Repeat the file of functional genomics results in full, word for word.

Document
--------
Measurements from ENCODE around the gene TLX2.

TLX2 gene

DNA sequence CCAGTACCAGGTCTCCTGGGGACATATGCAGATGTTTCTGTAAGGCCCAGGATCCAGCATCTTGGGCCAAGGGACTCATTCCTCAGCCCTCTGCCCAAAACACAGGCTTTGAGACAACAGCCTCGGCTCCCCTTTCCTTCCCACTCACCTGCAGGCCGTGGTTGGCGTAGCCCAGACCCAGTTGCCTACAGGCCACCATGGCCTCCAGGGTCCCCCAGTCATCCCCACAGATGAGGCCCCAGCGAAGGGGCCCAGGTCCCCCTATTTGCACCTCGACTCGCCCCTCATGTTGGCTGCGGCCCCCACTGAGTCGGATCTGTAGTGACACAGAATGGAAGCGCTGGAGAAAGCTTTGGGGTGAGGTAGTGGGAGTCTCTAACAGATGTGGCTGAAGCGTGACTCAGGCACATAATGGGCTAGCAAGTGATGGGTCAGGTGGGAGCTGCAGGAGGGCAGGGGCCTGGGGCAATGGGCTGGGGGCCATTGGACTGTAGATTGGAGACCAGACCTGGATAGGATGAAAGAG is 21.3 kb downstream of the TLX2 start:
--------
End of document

Measurements from ENCODE around the gene TLX2.

TLX2 gene

DNA sequence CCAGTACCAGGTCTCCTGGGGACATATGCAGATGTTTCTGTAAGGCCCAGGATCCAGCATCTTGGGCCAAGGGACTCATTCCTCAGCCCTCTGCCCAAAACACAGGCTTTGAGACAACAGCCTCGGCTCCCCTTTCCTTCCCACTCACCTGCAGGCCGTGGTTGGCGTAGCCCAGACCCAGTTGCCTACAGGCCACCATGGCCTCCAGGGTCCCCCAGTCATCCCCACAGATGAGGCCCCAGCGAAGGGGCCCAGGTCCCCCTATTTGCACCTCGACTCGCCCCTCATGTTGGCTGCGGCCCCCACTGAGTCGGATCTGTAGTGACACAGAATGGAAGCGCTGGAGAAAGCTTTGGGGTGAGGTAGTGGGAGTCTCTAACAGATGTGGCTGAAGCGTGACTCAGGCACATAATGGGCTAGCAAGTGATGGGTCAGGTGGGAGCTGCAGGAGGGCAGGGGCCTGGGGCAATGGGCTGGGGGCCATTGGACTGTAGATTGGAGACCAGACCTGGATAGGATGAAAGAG is 21.3 kb downstream of the TLX2 start: